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Fort Lauderdale Divorce Law Blog

Issues to consider when going into property division negotiations

When a divorce is pared down to its basic elements, it is an undeniable fact that financial issues often take center stage. The only issue that garners more attention than property division is the fate of any children involved, and even then, finances are an important consideration. Both parties will benefit by entering into settlement negotiations with at least a basic understanding of the financial implications of a divorce. 

In Florida, marital assets are to be equitably divided between the parties, which typically means that each spouse will leave the marriage with close to 50 percent of the marital property. Moreover, nearly every asset acquired by the couple during the marriage could be subject to property division in a divorce. This includes property such as individual retirement plans, bank accounts and investment accounts that a person may believe are separate property. Under certain circumstances, some assets may be considered separate property, but that may only apply to that portion of the asset that was acquired prior to the marriage.

Common provisions in Florida orders for protection

In situations where domestic violence is alleged, the party claiming to be the victim may desire to obtain some form of legal protection against further contact with the person accused of perpetrating the abuse. Here in Florida, orders for protection may be issued to bar that person from having contact with a victim. Such an order can contain numerous provisions.

Nearly all protective orders include a no-contact provision, which means that the person identified as the abuser may not contact the victim by phone or other electronic means, physically assault the victim or otherwise disturb him or her. In some cases, a Florida judge will even order an abuser from being within a certain distance of the victim and/or certain places frequented by the victim, such as work, school and home. Another provision could require that person to leave the residence shared with the victim prior to the incident.

Could Facebook be a service alternative in a high asset divorce?

When a Florida resident makes the decision to end a marriage, certain legal requirements must be met in order for the marriage to be dissolved. For instance, one of the first tasks to be completed after a divorce petition has been filed is to "serve" the papers on the other party, which means that he or she was personally given legal notice of the divorce. Sometimes, fulfilling this requirement can be problematic -- including in a high asset divorce -- and an alternative method of service may be required.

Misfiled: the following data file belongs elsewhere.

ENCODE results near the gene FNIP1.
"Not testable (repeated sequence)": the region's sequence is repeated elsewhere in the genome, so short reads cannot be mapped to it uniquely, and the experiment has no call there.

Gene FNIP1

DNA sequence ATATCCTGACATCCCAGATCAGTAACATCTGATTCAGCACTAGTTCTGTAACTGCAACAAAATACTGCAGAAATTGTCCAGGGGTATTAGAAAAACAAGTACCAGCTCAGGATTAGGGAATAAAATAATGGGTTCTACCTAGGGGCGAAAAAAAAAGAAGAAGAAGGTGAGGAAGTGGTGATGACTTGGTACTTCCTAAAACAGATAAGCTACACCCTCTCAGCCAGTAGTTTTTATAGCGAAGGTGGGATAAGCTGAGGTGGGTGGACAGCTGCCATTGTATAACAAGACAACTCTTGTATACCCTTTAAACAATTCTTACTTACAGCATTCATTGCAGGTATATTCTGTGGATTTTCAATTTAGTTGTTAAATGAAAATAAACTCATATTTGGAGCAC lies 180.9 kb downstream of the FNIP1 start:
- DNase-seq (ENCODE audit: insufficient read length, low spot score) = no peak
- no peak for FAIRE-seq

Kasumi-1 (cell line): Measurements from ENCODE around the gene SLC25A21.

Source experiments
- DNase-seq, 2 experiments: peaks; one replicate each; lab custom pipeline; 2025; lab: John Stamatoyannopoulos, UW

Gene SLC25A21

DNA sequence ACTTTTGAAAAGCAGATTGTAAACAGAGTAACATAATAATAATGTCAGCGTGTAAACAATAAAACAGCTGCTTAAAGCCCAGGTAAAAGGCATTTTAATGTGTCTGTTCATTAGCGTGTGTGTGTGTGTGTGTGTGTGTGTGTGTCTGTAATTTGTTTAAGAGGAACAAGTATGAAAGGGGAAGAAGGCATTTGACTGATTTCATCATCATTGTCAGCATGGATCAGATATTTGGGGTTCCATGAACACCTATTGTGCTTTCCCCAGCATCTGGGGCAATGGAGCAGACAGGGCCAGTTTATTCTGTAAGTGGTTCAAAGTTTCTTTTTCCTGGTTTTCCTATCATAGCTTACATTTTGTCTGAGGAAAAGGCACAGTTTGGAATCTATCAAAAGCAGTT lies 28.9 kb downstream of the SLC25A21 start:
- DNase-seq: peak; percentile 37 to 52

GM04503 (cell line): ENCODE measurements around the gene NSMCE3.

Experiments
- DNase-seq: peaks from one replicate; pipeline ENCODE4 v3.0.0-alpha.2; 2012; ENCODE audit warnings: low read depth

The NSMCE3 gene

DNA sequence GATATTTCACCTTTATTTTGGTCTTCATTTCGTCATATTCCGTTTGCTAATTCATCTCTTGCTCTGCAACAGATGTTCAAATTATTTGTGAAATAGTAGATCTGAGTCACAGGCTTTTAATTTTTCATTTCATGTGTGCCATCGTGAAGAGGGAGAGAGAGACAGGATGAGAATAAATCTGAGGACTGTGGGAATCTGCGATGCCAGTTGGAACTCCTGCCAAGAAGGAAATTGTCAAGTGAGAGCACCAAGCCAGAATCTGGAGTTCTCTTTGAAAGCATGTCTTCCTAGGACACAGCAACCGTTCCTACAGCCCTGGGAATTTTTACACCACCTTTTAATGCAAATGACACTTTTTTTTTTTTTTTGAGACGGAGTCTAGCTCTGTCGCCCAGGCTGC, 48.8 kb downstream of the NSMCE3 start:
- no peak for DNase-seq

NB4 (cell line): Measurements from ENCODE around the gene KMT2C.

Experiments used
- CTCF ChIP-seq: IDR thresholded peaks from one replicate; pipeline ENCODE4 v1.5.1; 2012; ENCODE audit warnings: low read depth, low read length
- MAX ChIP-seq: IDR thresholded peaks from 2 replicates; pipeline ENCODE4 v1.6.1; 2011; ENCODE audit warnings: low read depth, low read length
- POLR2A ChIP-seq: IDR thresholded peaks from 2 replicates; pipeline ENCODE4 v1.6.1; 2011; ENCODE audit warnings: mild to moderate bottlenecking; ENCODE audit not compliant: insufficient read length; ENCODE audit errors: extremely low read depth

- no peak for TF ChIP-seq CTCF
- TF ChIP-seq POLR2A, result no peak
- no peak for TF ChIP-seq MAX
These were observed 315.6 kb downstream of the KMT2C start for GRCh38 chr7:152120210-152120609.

Ordinarily, a process server -- or some other legally authorized person -- is enlisted to personally give the papers to the other party. When the filing spouse is unable to locate the other party, or that person is actively avoiding being served, Florida law allows for the service requirement to be made through an alternative method. However, it is necessary to obtain court approval first.

Studies suggest issues that can cause complex divorce

Currents statistics show a high divorce rate in the United States, which would obviously include some couples who reside in Florida. A recent article draws attention to a list of issues that some studies suggest cause a propensity toward divorce. A marriage counselor and psychologist helped compile a list of bullet points that couples wishing to avoid complex divorce might take into consideration.

In a 2011 study, it was noted that men who are without paid employment are at higher risk for leaving their spouses. The reverse as suggested was also true, that wives of unemployed men are likely to leave a marriage. Some say that the stress of financial crisis, lack of job security and instability of lifestyle leads to marital discord.

Domestic violence charge against Jonathan Taylor withdrawn

Circumstances recently changed in a well-publicized case outside of Florida involving a former college football player and a woman who had accused him of assault. The young woman is said to have recanted her accusations of domestic violence. The athlete had been removed from the football team's roster due to the charges against him.

Police reported that the 24-year-old woman had initially filed charges of assault against defensive tackler, Jonathan Taylor, of the Crimson Tide football team. She gave official statements, saying that during a recent argument, Taylor had become violent and police reportedly witnessed slight injuries to her neck that she said were a result of the assault. The man was arrested and had multiple degrees of domestic violence charges issued against him.